- Revelations and dreams or visions: These become more important than what has already been revealed in scripture.
- Pride of the group: Cults believe they are the only ones who are right. If you are not one of them, you are destined for hell. They alone have the truth, so one must join them to be saved. They have an “us” against “them” attitude, which can be very dangerous.
- Total commitment to the leader(s) and the group’s goals is expected of followers. One’s time, talent, and money are all at the disposal of the church or leaders. Service to the church is understood as service to God. Meetings and church services, etc. are mandatory and keep members so busy they will no longer have time for their friends and family. Members now receive a new family and new friends and a new view of life. Members are rewarded for being faithful to the leaders and organization.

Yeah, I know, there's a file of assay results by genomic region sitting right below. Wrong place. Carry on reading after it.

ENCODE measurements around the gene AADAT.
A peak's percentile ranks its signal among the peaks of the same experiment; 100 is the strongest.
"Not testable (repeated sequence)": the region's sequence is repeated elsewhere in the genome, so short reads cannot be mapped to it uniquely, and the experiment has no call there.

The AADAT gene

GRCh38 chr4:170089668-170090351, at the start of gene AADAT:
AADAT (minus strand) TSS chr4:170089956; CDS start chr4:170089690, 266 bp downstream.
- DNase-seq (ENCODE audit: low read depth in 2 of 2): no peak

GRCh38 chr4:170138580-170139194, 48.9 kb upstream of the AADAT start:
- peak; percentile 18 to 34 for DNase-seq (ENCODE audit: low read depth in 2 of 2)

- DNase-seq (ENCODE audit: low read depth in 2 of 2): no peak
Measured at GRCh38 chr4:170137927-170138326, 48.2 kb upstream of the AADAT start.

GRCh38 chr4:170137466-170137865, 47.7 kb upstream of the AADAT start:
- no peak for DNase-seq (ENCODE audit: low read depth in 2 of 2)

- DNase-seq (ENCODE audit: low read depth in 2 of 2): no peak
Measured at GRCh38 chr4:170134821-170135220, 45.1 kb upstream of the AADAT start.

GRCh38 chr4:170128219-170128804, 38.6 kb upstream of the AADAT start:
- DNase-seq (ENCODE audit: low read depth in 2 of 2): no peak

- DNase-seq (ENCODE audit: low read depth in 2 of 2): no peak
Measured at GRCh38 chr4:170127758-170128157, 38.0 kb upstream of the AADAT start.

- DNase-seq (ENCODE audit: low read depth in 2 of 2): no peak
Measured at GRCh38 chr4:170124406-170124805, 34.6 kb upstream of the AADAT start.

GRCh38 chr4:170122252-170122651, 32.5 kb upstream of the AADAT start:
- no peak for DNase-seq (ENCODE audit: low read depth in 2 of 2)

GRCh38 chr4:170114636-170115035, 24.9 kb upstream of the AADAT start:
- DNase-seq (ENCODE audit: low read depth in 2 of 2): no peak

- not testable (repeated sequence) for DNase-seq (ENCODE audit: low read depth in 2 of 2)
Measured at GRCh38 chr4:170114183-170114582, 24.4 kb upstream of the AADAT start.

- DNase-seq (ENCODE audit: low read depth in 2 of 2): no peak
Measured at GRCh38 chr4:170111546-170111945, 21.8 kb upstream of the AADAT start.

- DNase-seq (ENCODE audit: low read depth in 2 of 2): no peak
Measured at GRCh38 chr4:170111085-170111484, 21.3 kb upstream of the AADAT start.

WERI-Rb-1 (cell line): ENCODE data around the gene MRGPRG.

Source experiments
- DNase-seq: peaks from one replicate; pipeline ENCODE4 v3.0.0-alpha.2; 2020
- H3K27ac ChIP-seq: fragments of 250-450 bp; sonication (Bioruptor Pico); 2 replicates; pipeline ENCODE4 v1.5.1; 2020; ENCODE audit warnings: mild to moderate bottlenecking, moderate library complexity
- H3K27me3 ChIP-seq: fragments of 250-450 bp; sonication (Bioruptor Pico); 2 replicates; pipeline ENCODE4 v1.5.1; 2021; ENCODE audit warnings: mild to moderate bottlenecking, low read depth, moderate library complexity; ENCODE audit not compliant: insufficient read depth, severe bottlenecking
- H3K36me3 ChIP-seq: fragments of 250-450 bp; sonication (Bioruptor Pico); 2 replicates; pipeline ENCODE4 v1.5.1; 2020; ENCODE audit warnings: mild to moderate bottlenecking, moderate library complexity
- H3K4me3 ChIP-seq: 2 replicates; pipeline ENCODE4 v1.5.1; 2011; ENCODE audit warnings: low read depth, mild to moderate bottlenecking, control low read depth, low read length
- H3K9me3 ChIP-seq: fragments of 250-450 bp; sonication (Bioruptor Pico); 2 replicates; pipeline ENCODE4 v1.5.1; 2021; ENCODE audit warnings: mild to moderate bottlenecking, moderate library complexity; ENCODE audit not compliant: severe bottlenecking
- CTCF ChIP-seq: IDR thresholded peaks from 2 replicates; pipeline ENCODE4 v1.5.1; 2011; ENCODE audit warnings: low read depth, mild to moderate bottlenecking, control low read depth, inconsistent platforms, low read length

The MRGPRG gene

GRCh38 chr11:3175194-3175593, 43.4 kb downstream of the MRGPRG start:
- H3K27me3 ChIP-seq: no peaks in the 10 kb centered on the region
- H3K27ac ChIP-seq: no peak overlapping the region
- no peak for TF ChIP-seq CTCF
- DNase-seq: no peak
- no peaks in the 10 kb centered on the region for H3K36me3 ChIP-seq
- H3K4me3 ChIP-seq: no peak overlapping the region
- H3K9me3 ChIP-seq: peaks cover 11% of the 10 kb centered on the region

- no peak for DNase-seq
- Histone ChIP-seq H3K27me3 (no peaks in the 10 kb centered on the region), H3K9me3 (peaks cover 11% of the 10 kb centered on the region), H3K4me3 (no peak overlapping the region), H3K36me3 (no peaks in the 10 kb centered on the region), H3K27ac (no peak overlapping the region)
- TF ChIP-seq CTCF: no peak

- Individuality is sacrificed for the group: The group’s concerns supersede an individual’s goals, needs, and aspirations. Any action or behaviour is justifiable as long as it furthers the group’s goals. Even lying to or deceiving others outside the group is not sinful.
- Curses and threats: Curses are put on those who leave the group or oppose them. Threats are made subtly or to their face. Anyone who leaves the group or questions their doctrine, rules, practices or behaviour, is branded as an enemy of God.
- Destruction of marriages and families: Members are expected to ostracize family members who are not ‘one’ with the group or who questions their doctrine, rules, etc. Once a person is part of the group, there is no easy way out. You have to give up your friendships and family if you want to keep in good standing with the leaders and the group.
Summarized and adapted from: http://www.letusreason.org/culteac.htm